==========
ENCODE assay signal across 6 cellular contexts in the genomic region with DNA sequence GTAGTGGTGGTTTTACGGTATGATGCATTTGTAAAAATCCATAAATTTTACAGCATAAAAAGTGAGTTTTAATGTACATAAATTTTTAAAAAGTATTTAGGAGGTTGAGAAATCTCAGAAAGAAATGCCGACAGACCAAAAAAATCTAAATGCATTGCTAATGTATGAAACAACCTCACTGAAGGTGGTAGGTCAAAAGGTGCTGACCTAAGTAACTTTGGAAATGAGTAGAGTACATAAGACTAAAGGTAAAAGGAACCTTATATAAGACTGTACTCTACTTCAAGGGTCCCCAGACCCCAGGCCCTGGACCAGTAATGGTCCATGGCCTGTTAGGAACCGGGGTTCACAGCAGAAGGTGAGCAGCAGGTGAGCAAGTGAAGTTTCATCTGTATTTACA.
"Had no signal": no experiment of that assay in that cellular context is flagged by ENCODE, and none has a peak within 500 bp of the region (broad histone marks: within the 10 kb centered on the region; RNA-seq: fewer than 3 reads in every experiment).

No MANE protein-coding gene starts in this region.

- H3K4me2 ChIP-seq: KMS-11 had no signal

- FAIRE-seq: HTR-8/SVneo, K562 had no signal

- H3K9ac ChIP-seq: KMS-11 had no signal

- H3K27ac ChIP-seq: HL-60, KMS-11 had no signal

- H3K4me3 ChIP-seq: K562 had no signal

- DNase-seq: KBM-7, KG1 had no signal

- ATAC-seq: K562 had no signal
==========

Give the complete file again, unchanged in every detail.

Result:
ENCODE assay signal across 6 cellular contexts in the genomic region with DNA sequence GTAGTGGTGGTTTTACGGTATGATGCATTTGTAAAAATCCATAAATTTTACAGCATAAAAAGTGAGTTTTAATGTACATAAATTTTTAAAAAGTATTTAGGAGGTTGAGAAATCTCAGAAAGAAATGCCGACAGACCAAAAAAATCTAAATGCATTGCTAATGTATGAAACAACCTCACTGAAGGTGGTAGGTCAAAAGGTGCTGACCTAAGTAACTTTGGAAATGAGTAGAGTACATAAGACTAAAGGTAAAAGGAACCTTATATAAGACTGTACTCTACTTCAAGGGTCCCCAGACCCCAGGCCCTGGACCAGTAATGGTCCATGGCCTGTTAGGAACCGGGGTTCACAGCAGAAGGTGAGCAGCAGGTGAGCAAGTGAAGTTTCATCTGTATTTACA.
"Had no signal": no experiment of that assay in that cellular context is flagged by ENCODE, and none has a peak within 500 bp of the region (broad histone marks: within the 10 kb centered on the region; RNA-seq: fewer than 3 reads in every experiment).

No MANE protein-coding gene starts in this region.

- H3K4me2 ChIP-seq: KMS-11 had no signal

- FAIRE-seq: HTR-8/SVneo, K562 had no signal

- H3K9ac ChIP-seq: KMS-11 had no signal

- H3K27ac ChIP-seq: HL-60, KMS-11 had no signal

- H3K4me3 ChIP-seq: K562 had no signal

- DNase-seq: KBM-7, KG1 had no signal

- ATAC-seq: K562 had no signal